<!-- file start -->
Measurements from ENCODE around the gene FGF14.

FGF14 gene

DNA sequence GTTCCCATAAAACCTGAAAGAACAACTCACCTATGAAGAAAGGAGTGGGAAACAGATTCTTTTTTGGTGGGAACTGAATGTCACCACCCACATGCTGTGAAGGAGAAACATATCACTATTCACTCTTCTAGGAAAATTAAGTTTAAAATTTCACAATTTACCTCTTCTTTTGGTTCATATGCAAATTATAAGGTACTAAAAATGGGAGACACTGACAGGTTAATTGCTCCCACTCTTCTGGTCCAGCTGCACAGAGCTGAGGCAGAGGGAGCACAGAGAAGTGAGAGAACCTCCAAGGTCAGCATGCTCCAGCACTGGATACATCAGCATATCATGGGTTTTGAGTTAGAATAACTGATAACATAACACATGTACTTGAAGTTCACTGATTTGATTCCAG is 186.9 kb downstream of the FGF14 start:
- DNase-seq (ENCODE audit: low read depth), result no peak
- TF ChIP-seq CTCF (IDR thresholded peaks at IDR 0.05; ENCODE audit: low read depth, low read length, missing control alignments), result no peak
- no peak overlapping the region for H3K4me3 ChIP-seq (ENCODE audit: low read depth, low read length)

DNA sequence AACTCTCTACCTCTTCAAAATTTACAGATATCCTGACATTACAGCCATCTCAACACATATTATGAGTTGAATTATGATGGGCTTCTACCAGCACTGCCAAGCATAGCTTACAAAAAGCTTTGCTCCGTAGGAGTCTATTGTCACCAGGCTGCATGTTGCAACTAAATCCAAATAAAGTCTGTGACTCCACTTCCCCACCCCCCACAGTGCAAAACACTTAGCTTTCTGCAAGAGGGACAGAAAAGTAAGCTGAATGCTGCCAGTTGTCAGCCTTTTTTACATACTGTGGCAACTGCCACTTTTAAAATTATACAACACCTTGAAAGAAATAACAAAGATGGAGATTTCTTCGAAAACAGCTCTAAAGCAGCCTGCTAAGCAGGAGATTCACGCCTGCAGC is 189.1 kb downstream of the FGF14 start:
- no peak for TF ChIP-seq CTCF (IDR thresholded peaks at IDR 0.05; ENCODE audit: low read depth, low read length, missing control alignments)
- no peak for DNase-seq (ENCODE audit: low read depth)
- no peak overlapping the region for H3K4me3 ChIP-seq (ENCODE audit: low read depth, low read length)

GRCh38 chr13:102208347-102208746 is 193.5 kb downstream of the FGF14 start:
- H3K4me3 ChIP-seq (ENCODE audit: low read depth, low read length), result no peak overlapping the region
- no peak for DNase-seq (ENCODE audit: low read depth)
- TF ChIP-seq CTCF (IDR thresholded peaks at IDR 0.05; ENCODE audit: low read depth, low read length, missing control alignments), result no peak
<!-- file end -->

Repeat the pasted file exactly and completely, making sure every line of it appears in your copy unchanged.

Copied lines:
Measurements from ENCODE around the gene FGF14.

FGF14 gene

DNA sequence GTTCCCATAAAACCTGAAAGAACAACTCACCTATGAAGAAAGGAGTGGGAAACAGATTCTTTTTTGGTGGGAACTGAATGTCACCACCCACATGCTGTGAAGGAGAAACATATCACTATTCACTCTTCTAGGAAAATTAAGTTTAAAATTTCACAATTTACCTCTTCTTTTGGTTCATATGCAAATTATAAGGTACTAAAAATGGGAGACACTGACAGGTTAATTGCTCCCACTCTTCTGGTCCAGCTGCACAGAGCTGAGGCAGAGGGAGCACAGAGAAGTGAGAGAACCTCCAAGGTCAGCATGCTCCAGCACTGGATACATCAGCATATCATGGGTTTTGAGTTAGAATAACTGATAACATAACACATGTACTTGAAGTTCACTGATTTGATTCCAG is 186.9 kb downstream of the FGF14 start:
- DNase-seq (ENCODE audit: low read depth), result no peak
- TF ChIP-seq CTCF (IDR thresholded peaks at IDR 0.05; ENCODE audit: low read depth, low read length, missing control alignments), result no peak
- no peak overlapping the region for H3K4me3 ChIP-seq (ENCODE audit: low read depth, low read length)

DNA sequence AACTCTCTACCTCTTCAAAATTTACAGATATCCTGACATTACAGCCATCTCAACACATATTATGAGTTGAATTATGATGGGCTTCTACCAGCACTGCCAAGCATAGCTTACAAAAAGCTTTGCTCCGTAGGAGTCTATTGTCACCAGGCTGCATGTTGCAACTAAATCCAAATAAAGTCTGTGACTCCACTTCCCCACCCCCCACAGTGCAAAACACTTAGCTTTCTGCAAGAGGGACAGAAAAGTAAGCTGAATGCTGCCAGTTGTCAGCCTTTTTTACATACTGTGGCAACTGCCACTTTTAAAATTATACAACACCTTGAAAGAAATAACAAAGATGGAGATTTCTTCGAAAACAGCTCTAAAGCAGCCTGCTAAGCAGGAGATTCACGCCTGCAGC is 189.1 kb downstream of the FGF14 start:
- no peak for TF ChIP-seq CTCF (IDR thresholded peaks at IDR 0.05; ENCODE audit: low read depth, low read length, missing control alignments)
- no peak for DNase-seq (ENCODE audit: low read depth)
- no peak overlapping the region for H3K4me3 ChIP-seq (ENCODE audit: low read depth, low read length)

GRCh38 chr13:102208347-102208746 is 193.5 kb downstream of the FGF14 start:
- H3K4me3 ChIP-seq (ENCODE audit: low read depth, low read length), result no peak overlapping the region
- no peak for DNase-seq (ENCODE audit: low read depth)
- TF ChIP-seq CTCF (IDR thresholded peaks at IDR 0.05; ENCODE audit: low read depth, low read length, missing control alignments), result no peak